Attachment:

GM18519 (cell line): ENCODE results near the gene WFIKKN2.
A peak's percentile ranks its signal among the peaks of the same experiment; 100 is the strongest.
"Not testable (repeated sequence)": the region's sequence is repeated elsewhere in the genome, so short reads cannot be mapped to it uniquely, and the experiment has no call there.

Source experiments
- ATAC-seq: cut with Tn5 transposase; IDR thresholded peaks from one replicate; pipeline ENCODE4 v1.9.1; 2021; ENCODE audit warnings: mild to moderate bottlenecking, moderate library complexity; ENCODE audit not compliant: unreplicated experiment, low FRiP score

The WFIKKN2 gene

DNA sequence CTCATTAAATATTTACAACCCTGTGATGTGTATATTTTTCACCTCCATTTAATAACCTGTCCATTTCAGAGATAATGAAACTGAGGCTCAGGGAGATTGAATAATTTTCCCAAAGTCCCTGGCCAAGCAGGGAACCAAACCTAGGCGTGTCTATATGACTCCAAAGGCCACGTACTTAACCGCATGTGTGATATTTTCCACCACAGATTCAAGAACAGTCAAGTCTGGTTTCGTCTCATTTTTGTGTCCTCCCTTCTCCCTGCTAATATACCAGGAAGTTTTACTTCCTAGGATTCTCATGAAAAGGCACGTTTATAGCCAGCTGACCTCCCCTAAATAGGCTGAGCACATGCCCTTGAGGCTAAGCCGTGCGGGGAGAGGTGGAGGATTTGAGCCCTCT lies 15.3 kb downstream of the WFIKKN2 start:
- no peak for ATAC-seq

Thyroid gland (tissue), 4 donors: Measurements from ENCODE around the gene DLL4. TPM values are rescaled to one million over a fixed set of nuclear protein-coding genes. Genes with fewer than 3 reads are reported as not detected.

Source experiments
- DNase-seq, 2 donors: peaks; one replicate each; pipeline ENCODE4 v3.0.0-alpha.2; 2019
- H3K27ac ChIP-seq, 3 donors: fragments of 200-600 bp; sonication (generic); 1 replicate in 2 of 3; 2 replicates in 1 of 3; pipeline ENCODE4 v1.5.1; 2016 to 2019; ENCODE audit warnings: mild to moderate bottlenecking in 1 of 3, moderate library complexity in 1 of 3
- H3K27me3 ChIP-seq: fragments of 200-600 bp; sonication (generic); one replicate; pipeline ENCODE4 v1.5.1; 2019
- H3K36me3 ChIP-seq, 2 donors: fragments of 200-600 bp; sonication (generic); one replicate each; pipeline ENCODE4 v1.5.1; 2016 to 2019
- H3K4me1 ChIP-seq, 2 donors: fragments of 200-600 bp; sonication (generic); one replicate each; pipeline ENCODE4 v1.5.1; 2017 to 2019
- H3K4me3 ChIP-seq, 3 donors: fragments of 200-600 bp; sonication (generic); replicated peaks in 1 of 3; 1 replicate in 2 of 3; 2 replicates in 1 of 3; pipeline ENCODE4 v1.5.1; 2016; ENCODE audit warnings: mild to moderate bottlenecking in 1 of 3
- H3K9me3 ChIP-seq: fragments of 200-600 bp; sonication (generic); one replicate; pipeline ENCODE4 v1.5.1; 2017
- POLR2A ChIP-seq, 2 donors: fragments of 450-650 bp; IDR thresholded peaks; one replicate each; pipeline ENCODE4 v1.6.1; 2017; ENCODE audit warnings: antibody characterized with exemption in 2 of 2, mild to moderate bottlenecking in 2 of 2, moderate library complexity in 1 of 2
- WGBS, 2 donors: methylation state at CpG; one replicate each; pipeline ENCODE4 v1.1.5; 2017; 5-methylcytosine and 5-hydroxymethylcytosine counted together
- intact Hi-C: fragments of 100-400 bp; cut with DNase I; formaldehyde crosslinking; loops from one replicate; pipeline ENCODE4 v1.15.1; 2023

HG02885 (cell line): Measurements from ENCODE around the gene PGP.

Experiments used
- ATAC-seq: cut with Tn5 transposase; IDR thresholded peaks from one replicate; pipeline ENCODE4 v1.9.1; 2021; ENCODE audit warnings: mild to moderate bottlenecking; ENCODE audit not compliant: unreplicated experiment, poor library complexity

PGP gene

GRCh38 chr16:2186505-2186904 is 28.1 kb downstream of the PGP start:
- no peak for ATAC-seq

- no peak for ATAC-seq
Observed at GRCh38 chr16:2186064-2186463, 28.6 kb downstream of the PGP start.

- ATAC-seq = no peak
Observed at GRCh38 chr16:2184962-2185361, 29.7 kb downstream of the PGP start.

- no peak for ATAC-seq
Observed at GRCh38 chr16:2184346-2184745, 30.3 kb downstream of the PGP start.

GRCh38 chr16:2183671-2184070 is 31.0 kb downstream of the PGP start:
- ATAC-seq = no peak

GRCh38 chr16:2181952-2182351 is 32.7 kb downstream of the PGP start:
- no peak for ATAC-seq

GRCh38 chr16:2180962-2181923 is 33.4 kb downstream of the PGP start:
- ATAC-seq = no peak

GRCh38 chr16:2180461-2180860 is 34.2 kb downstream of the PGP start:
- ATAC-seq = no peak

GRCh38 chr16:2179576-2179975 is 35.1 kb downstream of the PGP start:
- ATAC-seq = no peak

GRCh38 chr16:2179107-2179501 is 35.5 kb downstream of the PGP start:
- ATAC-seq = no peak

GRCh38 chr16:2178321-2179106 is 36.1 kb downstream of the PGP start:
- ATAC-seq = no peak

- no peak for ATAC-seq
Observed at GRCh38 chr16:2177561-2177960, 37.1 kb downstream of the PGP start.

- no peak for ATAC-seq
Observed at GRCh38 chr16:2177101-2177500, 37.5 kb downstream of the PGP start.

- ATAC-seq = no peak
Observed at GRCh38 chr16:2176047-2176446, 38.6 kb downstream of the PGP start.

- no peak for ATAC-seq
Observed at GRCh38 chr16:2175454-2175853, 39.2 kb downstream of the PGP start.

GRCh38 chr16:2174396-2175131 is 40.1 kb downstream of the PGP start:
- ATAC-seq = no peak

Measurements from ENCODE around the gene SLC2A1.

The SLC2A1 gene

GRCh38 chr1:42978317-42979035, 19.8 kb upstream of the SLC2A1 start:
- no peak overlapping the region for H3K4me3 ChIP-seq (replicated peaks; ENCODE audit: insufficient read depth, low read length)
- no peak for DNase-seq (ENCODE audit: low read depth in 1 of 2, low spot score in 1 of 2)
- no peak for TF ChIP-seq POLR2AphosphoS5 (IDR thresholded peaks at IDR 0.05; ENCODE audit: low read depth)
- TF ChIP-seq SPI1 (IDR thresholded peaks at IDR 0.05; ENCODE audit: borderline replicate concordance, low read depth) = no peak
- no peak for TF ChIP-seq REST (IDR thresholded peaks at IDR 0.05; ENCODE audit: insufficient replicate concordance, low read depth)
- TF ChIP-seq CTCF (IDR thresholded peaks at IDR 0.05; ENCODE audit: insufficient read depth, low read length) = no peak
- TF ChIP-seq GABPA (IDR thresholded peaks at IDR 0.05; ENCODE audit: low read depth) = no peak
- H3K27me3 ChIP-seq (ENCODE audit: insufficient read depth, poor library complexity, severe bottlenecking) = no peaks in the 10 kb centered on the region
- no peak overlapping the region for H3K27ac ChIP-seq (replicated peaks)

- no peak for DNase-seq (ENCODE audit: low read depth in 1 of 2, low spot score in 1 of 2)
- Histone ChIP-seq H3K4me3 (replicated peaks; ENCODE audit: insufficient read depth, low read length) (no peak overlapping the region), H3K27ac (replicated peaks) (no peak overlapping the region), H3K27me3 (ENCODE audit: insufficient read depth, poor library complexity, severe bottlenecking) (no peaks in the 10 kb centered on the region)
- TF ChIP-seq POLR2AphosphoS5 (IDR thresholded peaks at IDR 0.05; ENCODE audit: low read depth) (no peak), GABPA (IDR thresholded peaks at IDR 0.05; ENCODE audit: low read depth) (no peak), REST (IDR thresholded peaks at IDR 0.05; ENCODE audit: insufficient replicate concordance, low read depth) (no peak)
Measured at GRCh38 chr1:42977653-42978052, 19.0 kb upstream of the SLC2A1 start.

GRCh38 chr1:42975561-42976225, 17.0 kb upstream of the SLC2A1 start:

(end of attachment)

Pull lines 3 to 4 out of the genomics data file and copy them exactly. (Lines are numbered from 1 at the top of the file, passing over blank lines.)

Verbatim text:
"Not testable (repeated sequence)": the region's sequence is repeated elsewhere in the genome, so short reads cannot be mapped to it uniquely, and the experiment has no call there.

Source experiments